SHEPHERD'S TOWN, BARAK AND ISRAELI SURVIVAL

BY Elyakim Ha'etzni

(Translated from an article published in Yediot A'haronot at the beginning of January 2000)

American eavesdropping was already so brazen at Wye Plantation that Netanyahu had to talk with his hand covering his mouth in order to prevent lip-reading. In Shepherd's Town the Israeli Prime Minister is no longer allowed to bring in a cellular phone. At first Barak tried to hold the talks outside the United States, but even on this issue he succumbed to pressure. There was no give and take in Shepherd's Town. Israel at any rate, could not take anything and had to give away everything. What remained for discussion was how to adorn the ugly bride with various "gestures" ranging from handshakes (which did not materialize) to returning the bones of our precious dead. There was also a need to drag out the time in order to obscure the fact that the fix was already in.

Shepherd's Town is now behind us. After a spurious show of force in Lebanon, Barak, still under intense American pressure, made more concessions. He now pledges to retreat from the Golan to the June 4th lines, literally signing on the dotted line dictated by Syria. So sooner or later, the Shepherd's Town talks will be resumed, with Israel surrendering the Golan and surrendering in general. The devaluation of Israeli sovereignty began already on the eveof the Yom Kippur War when we turned the other cheek under American instructions, allowing the Arabs allowing to launch the first blow. Ever since, all Israeli governments, right and left, act as puppet governments.

The question is posed whether we can at all oppose American-Arab diktats, for if the Barak government falls -- what will actually change? Weren't Sharon and Netanyahu at Wye Plantation equally puppets? Nature provides the answer. Nature proves one can survive via weakness -- by shrinking oneself, changing colors, or even posing as an inanimate object. Thus, weak governments, governments which fall every few months or so are less exposed to extortion and pressure, precisely because they are weak. For a weak prime minister can tell the puppet masters: if you compel me to concede further, you won't have a prime minister and you will have to find yourself another puppet, and this puppet government will fall as well.

Do you want proof? Always, whenever they want to weaken us, they pay us the compliment that we are strong. "A strong people makes peace", reads the bumper sticker. "You are strong" the Americans told Netanyahu at Wye. You have a stable government. Netanyahu thought so as well, signed and lost his prime ministership. His mistake was that in reality he was not strong but a weakling who posed as a strong man.

This is not the case with the true victor Arafat. In every public appearance, the Israeli prime minister beams, radiates a macho pose and sparkles with wit. Arafat in contrast, plays it morose, weak, and pitiful. He has no money, he has no power, the eternal "nebisch". Only at the end of this performance, it is precisely Arafat who collects the entire pot. His strength is in his weakness. To Barak he managed to sell the slogan of the French collapse in Algeria -- "the peace of the brave" and our genius of the hour bought it hook line and sinker. But if this passes for courage, a person should prefer to be a coward. Such a coward would be fearful of surrounding the entire north of the country with Syrians from Rosh Hanikra toTzemach, fearful of a modern Syrian army equipped with modern American weaponry, fearful of de-militarization which can be annulled in a single word, as Nasser did it in the Sinai during l967. He would be fearful of being left without water, fearful of the threat posed by an irreversible split in the nation. Sometimes, a coward is preferable to a "brave" fool.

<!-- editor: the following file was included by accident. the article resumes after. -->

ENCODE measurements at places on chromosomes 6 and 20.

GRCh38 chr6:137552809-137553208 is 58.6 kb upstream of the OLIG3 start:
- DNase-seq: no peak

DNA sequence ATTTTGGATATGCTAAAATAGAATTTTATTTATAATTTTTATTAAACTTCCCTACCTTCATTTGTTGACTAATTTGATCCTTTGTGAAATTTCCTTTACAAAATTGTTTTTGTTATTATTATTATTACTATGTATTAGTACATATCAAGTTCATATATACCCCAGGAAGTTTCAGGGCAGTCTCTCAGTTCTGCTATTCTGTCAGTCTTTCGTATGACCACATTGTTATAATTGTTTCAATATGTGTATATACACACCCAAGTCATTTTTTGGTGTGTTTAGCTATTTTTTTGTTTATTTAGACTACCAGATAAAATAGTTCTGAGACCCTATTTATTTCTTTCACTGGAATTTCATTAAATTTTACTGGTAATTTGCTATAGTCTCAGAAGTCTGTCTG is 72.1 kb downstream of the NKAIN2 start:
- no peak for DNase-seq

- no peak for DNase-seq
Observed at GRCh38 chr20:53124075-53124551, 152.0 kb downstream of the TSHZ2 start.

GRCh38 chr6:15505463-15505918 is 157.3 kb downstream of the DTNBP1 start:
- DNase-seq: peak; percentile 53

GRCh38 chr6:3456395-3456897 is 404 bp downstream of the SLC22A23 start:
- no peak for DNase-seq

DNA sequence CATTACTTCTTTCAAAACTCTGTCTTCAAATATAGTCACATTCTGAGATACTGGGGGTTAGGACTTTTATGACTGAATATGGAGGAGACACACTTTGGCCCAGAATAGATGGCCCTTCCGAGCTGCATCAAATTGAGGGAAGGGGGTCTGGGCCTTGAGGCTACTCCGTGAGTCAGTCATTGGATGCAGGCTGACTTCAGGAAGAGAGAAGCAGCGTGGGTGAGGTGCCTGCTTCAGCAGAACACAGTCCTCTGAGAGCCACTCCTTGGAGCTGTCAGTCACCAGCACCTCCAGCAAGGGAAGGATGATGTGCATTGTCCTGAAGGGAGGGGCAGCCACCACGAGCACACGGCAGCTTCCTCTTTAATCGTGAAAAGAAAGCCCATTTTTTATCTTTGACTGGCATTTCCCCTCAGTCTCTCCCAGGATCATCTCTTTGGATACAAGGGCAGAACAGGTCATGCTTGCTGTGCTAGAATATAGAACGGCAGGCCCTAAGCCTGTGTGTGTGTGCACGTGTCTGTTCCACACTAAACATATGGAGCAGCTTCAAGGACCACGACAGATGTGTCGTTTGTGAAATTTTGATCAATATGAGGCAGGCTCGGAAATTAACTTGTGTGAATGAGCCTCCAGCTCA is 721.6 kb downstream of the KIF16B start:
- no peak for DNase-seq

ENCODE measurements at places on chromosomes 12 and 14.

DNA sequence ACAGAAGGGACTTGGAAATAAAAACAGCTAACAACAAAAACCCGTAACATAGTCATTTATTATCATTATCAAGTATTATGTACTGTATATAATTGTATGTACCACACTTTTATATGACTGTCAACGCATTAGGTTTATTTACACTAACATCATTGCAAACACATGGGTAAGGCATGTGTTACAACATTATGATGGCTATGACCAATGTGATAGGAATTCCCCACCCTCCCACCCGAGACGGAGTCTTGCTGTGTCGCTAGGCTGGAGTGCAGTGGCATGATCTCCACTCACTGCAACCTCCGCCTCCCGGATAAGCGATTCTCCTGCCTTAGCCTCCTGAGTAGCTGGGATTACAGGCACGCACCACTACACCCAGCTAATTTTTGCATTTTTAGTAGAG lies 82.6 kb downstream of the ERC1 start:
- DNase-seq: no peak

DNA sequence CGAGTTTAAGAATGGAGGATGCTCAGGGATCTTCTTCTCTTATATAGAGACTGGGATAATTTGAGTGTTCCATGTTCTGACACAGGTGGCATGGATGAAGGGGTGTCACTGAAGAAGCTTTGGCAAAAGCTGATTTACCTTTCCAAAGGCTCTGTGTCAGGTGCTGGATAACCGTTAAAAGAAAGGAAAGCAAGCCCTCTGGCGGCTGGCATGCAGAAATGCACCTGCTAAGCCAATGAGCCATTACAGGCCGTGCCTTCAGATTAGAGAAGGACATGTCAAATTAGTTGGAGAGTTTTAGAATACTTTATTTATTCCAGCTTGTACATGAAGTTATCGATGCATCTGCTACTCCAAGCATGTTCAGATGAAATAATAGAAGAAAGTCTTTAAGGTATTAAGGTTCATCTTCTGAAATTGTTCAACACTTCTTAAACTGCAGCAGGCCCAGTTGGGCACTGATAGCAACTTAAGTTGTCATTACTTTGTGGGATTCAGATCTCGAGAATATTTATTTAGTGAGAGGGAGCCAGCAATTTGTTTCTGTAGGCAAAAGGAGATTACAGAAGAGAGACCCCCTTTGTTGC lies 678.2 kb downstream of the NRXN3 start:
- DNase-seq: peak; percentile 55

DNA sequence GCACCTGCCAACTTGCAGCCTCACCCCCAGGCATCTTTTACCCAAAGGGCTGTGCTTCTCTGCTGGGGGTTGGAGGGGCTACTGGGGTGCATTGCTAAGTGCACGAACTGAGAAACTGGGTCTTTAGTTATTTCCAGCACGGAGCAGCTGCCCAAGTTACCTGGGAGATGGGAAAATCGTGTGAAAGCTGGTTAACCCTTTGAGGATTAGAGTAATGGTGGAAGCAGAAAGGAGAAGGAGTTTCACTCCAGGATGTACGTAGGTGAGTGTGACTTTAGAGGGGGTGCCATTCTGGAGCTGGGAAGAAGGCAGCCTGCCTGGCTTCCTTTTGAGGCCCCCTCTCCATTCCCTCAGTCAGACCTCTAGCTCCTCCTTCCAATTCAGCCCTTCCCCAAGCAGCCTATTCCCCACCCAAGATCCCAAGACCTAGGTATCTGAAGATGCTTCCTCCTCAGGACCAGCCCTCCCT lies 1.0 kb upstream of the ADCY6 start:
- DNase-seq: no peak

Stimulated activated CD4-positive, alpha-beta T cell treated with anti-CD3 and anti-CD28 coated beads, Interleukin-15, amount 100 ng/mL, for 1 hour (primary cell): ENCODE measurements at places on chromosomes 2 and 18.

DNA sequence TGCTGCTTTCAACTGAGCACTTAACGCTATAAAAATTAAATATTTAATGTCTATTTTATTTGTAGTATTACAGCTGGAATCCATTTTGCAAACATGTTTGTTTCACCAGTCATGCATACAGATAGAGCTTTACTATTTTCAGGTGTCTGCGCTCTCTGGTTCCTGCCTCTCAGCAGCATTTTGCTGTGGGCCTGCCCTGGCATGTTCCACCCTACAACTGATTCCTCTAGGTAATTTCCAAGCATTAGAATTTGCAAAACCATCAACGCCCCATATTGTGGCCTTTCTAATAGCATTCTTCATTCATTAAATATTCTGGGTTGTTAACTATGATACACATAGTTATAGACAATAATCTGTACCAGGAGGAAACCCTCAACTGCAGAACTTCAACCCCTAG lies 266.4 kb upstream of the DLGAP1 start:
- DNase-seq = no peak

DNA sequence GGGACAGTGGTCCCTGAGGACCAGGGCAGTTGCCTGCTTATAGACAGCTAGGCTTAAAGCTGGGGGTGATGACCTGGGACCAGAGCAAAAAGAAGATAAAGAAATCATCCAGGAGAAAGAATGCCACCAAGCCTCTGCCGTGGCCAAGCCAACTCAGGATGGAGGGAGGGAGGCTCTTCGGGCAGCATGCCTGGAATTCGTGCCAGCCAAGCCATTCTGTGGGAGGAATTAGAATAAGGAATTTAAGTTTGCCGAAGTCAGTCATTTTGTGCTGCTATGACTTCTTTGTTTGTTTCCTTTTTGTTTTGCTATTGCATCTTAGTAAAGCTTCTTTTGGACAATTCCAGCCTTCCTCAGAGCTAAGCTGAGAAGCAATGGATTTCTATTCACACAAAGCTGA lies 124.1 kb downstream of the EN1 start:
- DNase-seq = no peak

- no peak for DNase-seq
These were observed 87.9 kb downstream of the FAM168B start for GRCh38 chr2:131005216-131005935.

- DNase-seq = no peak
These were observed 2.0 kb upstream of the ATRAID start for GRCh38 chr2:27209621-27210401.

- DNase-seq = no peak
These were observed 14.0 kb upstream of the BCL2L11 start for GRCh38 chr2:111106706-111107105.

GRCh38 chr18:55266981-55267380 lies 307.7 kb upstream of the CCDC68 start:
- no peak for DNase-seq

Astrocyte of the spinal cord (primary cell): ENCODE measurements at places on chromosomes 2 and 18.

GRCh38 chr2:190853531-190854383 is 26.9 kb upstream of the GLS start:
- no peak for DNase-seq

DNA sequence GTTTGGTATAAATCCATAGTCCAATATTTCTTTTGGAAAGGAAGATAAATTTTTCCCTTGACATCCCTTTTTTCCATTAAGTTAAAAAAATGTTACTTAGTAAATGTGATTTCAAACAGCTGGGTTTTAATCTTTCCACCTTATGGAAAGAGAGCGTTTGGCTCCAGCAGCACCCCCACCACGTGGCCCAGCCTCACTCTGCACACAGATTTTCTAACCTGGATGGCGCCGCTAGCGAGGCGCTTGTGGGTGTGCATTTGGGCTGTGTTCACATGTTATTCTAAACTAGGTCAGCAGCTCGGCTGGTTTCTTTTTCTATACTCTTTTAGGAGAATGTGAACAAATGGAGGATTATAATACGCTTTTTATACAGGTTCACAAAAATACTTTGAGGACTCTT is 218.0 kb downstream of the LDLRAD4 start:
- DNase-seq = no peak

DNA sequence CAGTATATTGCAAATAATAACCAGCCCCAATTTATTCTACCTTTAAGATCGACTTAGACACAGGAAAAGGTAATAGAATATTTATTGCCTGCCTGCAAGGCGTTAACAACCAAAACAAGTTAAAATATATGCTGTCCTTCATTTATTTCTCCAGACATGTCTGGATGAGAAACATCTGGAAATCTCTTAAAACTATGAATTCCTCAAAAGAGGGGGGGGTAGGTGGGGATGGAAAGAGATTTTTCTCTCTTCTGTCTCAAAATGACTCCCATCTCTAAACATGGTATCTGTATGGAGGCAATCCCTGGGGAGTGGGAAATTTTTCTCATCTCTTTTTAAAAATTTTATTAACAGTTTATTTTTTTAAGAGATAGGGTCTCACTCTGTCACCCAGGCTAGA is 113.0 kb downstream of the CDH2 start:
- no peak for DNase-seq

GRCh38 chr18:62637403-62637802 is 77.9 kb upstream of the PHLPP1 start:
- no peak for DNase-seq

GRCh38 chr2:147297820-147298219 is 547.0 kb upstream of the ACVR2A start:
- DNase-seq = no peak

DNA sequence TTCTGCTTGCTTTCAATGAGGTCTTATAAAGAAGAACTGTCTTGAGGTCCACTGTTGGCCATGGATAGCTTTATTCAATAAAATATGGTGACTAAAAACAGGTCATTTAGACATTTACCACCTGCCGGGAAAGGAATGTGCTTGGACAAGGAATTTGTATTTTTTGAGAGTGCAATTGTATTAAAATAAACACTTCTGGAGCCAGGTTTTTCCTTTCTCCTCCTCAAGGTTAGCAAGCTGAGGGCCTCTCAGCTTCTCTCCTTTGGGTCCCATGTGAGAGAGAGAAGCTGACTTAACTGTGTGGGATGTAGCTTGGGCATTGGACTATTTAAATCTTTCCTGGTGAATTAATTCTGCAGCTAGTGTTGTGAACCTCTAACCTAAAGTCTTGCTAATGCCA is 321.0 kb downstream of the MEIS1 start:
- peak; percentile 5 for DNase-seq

We had a strong army on Yom Kippur's eve with a concept of "strength" which consisted of an over-estimation of our power and an under-estimation of the enemy and his aggressive intentions. We also had a strong government. "The house is in good shape", announced Dayan, and the press displayed a bevy of heroic leaders. If they had fought and acted as prudent "weaklings" who could not permit themselves to be "brave" and take chances, neither for the sake of peace, nor in order to satisfy the United States, thousands of our sons would still be with us and Israel would not have sustained a defeat from which it has not recovered to this date.

The Peace messianism has restored "the strong and the brave" syndrome. We are ostensibly strong enough to donate lands from the body of our homeland to the Middle Eastern pillar of the pro-Arab American global policy, stretching from Pakistan to Kosovo, and from Bosnia to Chechenya. The dangerous image of "strength" and "bravery" which Barak radiates must be counteracted and we should convey to the United States signals of weakness. The United States is not our enemy. She is toying with our fate under the assumption that we are sufficiently "strong" to lose territory, water and strategic ascendancy and turn hundreds of thousands of our citizens into uprooted refugees, while still managing to maintain a stable government and furnish a buttress of support to the west in a region which the United States itself deems unstable.

On the contrary, this is the signal we should be sending: Israel is weak. It has no strength to make concessions in its homeland; she is not brave enough to take risks when her security is concerned and therefore too "brave" a government will fall. Hence America, for the sake of her own interests, would be advised to change her policy and consider us as well. If America refuses to recognize the justice of our case, she should at least make allowances for our weakness.

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Elyakim Ha'etzni is an attorney, former Knesset member and Jewish activist from Kiryat Araba.



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